Solar energy just won’t go away and remains an irritant for those who want big headline energy generation projects that will give us a secure supply of electricity, solve the climate change problem and reduce the cost of electricity all in one go. If only it was that easy.
In research I remind my students that the easy problems were solved a long time ago so we are just left with the difficult ones. The challenges we face with energy supply are much in the same category. As a research scientist in renewable energy I can confidently tell you that there are no easy solutions!
So why has photovoltaic (PV) solar energy grown so rapidly in the UK when the perception has firmly been that this is for sunnier climes?
The first reason is that people actually like PV solar energy and feel that it is something they can take ownership and control of. Every government initiative on micro-generation has seen PV solar energy as having the largest uptake.
The second reason is cost, we all want to be greener but we don’t want to spend too much money on it. There has been a combination of events that has dramatically changed the situation in the UK from being seen as PV solar unfriendly to joining the top 10 adopter countries in the world with cumulative installation of over 1.4 GW of PV panels by June last year.
The first event was the introduction of the Feed in Tariff (FiT) by Ed Milliband in 2010 and the second was a dramatic fall in PV module prices in 2011 and 2012. The latter caught DECC on the hop as they had consistently seen PV as an expensive source of electricity with only a slow decrease in its price. But, the genie is now out of the bottle with many jobs that depend on PV and high expectations.
So while solar PV isn’t going to go away, can it really make a difference to our longer term energy needs?
Micro generation is really a new concept in the UK where we have had the benefit of a strong national grid and a model of large power stations, either fossil fuel or nuclear dotted around the country. The idea that we can all be generators of electricity is a large paradigm shift from the model of central generation that has served us so well.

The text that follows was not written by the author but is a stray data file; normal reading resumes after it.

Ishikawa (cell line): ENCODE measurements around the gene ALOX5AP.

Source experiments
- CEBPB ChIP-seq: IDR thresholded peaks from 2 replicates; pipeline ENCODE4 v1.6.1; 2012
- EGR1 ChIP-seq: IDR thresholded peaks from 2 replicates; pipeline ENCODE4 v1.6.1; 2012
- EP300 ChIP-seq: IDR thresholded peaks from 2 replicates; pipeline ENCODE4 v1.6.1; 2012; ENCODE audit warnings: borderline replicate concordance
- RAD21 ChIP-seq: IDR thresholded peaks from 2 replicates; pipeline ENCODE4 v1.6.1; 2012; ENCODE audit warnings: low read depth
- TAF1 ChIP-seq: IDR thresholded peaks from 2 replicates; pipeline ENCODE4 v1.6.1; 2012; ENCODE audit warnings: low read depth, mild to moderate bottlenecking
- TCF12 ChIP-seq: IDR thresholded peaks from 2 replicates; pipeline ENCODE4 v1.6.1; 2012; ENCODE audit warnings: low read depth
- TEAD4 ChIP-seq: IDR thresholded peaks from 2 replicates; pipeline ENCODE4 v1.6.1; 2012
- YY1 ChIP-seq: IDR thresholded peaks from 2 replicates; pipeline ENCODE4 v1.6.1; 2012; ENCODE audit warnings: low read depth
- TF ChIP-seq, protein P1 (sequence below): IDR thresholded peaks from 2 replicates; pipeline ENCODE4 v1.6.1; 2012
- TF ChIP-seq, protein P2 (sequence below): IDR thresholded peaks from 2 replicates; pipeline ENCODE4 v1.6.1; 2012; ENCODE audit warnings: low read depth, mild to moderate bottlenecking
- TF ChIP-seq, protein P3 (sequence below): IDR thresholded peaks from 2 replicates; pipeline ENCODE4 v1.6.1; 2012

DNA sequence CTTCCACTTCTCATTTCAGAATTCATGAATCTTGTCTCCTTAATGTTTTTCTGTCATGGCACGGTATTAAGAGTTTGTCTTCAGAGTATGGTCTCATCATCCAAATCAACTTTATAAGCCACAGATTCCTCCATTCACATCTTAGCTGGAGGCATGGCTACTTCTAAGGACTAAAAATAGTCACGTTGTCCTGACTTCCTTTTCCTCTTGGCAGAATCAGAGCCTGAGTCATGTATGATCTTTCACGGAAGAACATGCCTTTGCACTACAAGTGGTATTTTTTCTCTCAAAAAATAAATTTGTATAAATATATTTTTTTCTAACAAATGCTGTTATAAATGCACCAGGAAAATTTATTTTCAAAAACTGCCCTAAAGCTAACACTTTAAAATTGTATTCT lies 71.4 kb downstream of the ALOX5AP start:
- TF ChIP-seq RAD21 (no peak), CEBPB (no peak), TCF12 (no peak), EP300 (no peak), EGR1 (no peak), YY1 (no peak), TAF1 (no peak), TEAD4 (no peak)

Micro-generation does not mean that it is too small to make a difference but it does mean that even a rapid growth curve will take some time before we are generating 10 to 20% of our electricity needs from PV solar. However, this is achievable if we just consider south facing roof aspects of houses, offices, factories retails outlets etc.
A pre-FiT PV Road Map for PV published by the Photonics KTN in 2009 predicted that from a low adoption base of around 20 MW it was not unreasonable to achieve 20% of our electricity needs by 2050. This would represent a steady increase in the number of jobs and enterprises depending on PV with an extra half a million jobs by 2040.
DECC have recognised the significant role that PV solar energy can play in their recently revised Renewable Energy Road Map, which recognised PV as a significant part of the renewable energy mix. They predict that 7-20 GW of PV will have been installed in the UK by 2020.
The current regional PV deployment map of the UK shows that Wales is second only to the South West of England despite the perception of inclement weather! In fact there is a very strong base of PV solar industry in Wales that predates the FiT and this was largely based on exports to Europe.
Future opportunities will see new innovations in PV to enrich our manufacturing base. Despite the challenges of cheap imported PV modules from China there is the possibility for new products produced here based on building integrated PV (BIPV).
It is also likely that transporting modules around the world will prove to be too costly as module prices fall further so there is a very real prospect for a growing number of jobs coming from PV manufacture.
Solar energy is not going to be the whole solution, remember that our future energy supply problems are going to be complex and the solutions different to what we have grown used to. However, solar energy will form an essential part of the mix and all forms of micro-generation will become an essential part of electricity generating capacity.
There can’t be a more exciting time to be working in PV solar energy research and working on scientific challenges that will help to both generate sustainable low carbon electricity and generate much needed jobs.
Professor Stuart Irvine is Director of the Centre for Solar Energy Research (CSER) at Glyndwr University